James W. Sire. Naming the Elephant: Worldview as a Concept. Downers Grove IL: InterVarsity P, 2004. Print.
Dr. James Sire is probably best known for his book The Universe Next Door. That work came out in the seventies and has been updated a couple of times. Naming the Elephant spins off from that book. The Universe Next Door examines various worldviews. Naming the Elephant does not directly do that.
Instead, Naming the Elephant discusses what a worldview is. In that sense, it is more directly philosophical. Still, it is written for the layman. Sire first introduces us to the various philosophers, mostly German and Dutch, who have tried to define what a worldview is.
Of course, one’s worldview has many implications and ramifications. It becomes the way people see other people, history, ethics, nature. It becomes a foundation for our actions, our thoughts, our rationalizations.
The book’s title comes from an anecdote that many readers have probably heard in one form or another. In Sire’s version an Asian Indian boy asks his father how the world is suspended in space. The father explains that a group of animals, one on the back of the one below it, holds it up. The elephant is at the bottom of the short stack.
“What holds up the elephant?” the boy asks.
“It’s elephants all the way down,” the father replies.
I first heard or read this as an American Indian tale with the earth-bearers being “Turtles all the way down.” The concept is the same.
What is it that really holds our universe together and makes up its reality?
Sire points out that the two roots of any worldview are a question of being and knowing. Since we all exist and we all have some degree of knowledge, we all have a worldview. The late philosopher Francis Schaeffer would maintain that every person has a philosophy.
What is being or existence, and how do we account for it? What is knowledge, and how do we know what is real or true? Like The Universe Next Door, and most other philosophical works, Sire wants to direct the reader towards a worldview similar to his own. InterVarsity Press, the publisher, is a Christian publisher that specializes on ministry to university students and teachers.
Still, Sire is fair to the various perspectives he presents. One major change since he wrote the first edition of his other book is the prevalence of postmodern relativism in the culture and the similar, though not identical, embrace of Eastern religions in the West.
Like many others, Sire notes the inherent self-contradiction of the idea that there are no absolutes. (Are you absolutely sure that there are no absolutes?) He has fun with this. His college students claim that “Truth is anything I want it to be, especially with regard to ethics.” Yet they complain as much as anyone if they have received an unfair grade! (133)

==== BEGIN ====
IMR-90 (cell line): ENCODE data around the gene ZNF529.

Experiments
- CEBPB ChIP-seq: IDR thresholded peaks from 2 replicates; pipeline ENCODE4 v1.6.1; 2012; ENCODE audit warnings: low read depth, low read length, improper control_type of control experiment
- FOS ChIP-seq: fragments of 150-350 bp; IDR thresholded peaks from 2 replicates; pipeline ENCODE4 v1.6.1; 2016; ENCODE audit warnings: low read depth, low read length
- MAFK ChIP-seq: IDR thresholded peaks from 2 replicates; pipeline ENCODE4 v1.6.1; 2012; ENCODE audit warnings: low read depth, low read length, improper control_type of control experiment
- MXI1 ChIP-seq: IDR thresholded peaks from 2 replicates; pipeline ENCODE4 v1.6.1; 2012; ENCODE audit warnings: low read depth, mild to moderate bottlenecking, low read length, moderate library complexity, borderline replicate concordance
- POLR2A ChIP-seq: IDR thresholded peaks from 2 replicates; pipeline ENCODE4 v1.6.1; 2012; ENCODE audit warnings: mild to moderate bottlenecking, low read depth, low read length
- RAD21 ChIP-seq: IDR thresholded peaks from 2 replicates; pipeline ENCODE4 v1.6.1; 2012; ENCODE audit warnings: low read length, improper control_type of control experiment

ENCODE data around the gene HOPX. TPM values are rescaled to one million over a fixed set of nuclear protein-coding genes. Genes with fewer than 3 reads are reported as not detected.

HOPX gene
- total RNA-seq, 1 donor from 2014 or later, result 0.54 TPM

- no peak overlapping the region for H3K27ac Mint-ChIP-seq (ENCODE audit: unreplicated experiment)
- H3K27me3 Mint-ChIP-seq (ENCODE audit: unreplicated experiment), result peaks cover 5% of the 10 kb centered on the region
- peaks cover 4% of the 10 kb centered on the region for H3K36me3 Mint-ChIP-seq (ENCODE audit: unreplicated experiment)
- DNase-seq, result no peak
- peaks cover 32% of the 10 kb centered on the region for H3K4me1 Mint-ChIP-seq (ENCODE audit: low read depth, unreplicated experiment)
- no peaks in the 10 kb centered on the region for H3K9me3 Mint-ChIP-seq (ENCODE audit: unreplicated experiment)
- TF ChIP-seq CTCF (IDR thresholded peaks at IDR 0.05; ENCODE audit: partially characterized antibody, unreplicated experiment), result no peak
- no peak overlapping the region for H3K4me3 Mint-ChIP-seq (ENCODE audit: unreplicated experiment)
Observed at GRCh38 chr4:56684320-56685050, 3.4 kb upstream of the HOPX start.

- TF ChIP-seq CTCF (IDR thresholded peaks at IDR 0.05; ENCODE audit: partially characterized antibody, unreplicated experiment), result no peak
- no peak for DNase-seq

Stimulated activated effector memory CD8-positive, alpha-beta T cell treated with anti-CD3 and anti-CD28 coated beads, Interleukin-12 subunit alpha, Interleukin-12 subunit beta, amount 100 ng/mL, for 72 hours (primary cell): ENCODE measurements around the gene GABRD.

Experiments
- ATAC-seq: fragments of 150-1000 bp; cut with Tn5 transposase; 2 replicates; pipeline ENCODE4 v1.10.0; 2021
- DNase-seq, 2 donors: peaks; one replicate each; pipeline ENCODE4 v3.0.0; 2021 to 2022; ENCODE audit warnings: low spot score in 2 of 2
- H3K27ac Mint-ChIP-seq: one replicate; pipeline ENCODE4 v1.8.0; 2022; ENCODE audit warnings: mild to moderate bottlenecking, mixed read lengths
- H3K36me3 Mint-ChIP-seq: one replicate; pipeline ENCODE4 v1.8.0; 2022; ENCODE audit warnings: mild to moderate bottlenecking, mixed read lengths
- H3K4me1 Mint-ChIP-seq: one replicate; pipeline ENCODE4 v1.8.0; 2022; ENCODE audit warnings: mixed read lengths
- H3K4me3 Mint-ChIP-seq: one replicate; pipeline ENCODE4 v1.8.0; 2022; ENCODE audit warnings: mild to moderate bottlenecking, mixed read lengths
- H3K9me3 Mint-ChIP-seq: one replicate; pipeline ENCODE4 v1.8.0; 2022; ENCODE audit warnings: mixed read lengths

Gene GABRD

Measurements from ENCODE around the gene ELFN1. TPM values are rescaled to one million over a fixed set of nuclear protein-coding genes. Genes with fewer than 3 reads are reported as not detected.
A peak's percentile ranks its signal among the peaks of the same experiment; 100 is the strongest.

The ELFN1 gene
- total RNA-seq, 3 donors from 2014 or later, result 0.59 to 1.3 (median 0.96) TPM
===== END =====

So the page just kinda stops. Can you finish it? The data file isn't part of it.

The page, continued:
Sire notes, for example:
When the various hermeneutics are turned back on themselves, they often can be shown to be self-referentially incoherent. For example, if in accord with Michel Foucault, all uses of language are plays for power, so is the language used to say so. If power is not a criterion of truth (which it isn’t), there is no reason to believe that all use of language is a play for power. (155 n.14)
He also notes that worldviews can change. Sometimes the change causes a radical change in lifestyle and perception. Other times, he says, it is “fairly painless.”
He gives a personal example of a change of the fairly painless variety. As an undergraduate, he adopted the belief advocated by one of his postmodern professors that the proper way to study the text of a work of literature is apart from the writer. Take the work at face value; the life and times of the author are irrelevant.
At the same time, he was studying the Book of Psalms in the Bible. The individual psalms often give the reader the context in which they were sung or in which they were written. This helped him understand the meaning of the psalm better. At one point he realized the two ideas were not compatible. Since his behavior clearly showed that he really did not believe the first idea, he abandoned it. He was surprised, but it was not hard to do.
The change that can take place in a religious or philosophical conversion can life-changing and radical. It may involve some pain. Naming the Elephant shares the moving story of a Chinese woman raised as an atheist in Communist China. She wrote about a mental change that took place when she discovered an appealing Taoist writer. At that point she was still able to reconcile her ideas because the People’s Republic was “Communism with a Chinese face.”
However, the belief in the Tao eventually led her to the Bible and Christianity. The King of Heaven in Daoism and Confucianism would become specifically identified as the Creator God of the Bible. (For more on this see our review of Finding God in Ancient China.) This would have a radical change on her understanding of people, ethics, government, those ideas of being and knowing, and her behavior.
At one point Sire lists what he considers seven basic questions that make up a worldview:
1. What is prime reality—the really real?
2. What is the nature of external reality, that is, the world around us?
3. What is a human being?
4. What happens to a person at death?
5. Why is it possible to know anything at all?
6. How do we know what is right and wrong?
7. What is the meaning of human history?
For any thinking adolescent or adult, it is not a matter of answering these questions. We already have. How we answer them tells us our worldview.